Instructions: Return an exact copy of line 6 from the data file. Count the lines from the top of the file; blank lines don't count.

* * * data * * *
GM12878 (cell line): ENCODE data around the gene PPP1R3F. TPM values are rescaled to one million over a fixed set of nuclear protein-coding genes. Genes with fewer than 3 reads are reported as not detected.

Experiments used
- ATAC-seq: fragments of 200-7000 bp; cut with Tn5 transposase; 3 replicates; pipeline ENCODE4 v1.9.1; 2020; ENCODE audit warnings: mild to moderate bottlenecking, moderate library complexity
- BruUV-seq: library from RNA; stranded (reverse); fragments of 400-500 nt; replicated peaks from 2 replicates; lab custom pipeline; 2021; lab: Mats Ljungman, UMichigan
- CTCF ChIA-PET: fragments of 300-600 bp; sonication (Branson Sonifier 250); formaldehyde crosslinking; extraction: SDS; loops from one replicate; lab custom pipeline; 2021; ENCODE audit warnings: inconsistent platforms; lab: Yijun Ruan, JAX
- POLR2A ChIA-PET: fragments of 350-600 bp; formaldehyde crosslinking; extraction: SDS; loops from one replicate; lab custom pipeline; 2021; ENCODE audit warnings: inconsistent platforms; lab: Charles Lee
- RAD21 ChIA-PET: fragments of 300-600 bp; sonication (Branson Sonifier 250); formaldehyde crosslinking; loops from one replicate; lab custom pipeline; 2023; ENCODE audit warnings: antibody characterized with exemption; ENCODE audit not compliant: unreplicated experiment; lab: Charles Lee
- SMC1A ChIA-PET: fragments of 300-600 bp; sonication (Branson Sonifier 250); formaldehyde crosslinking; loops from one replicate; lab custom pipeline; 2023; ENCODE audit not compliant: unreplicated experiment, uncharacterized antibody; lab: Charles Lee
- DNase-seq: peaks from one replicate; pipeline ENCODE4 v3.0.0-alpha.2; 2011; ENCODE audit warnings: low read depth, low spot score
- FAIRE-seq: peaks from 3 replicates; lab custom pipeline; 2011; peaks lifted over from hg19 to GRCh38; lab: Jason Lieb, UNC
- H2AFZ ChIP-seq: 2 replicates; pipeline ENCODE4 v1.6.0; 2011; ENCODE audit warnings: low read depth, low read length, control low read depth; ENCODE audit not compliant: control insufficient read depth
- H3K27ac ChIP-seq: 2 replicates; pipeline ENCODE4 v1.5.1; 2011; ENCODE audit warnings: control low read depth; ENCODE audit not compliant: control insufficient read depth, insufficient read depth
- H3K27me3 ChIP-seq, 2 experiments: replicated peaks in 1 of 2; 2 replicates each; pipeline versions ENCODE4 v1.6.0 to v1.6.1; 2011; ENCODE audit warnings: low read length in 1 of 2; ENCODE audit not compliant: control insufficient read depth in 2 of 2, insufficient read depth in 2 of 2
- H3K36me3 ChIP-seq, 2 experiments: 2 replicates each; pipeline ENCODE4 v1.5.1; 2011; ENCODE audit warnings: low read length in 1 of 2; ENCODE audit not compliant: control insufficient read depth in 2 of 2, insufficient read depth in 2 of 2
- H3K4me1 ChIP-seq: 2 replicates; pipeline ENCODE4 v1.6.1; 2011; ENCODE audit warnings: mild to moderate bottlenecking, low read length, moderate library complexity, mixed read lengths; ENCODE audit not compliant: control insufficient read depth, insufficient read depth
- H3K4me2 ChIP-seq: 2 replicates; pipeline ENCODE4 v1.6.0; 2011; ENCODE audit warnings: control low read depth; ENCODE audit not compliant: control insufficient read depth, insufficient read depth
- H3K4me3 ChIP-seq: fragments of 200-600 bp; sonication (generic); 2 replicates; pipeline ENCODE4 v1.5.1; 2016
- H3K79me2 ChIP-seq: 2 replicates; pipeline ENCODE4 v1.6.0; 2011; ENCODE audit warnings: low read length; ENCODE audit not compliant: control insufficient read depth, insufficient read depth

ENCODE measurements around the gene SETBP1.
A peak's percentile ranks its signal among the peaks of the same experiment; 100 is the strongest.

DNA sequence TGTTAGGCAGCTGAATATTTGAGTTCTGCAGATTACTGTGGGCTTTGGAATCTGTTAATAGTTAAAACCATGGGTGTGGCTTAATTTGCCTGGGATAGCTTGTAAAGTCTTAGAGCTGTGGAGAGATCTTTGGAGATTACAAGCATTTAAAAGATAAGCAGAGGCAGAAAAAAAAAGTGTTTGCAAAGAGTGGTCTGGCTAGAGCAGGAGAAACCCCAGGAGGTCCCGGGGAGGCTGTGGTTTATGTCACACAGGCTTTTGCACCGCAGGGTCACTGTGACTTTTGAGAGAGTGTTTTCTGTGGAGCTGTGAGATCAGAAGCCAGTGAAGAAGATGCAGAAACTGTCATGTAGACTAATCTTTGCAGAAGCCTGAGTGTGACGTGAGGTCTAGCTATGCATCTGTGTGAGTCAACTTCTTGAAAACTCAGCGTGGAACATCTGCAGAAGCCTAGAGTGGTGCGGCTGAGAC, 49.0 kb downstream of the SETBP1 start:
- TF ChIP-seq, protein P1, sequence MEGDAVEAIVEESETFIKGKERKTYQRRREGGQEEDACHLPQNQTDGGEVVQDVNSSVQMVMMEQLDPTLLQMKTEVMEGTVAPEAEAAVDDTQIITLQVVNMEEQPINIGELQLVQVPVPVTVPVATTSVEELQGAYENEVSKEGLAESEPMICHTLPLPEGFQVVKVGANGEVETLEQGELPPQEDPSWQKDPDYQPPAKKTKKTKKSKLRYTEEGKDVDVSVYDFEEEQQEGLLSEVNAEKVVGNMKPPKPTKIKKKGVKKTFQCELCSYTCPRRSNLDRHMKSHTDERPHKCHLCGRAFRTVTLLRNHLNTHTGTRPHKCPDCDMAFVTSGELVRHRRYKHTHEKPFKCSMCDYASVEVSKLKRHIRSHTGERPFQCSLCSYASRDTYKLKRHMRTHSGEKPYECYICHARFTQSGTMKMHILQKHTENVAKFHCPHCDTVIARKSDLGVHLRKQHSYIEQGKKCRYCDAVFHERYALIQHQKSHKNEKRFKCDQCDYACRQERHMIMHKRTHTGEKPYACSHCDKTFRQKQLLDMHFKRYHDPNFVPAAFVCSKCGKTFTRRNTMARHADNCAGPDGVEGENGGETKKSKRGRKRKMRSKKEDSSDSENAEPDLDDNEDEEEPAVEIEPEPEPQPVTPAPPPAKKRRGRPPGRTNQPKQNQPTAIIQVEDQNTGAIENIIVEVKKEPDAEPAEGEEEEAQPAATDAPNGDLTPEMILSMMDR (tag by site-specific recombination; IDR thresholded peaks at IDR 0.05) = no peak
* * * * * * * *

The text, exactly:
- POLR2A ChIA-PET: fragments of 350-600 bp; formaldehyde crosslinking; extraction: SDS; loops from one replicate; lab custom pipeline; 2021; ENCODE audit warnings: inconsistent platforms; lab: Charles Lee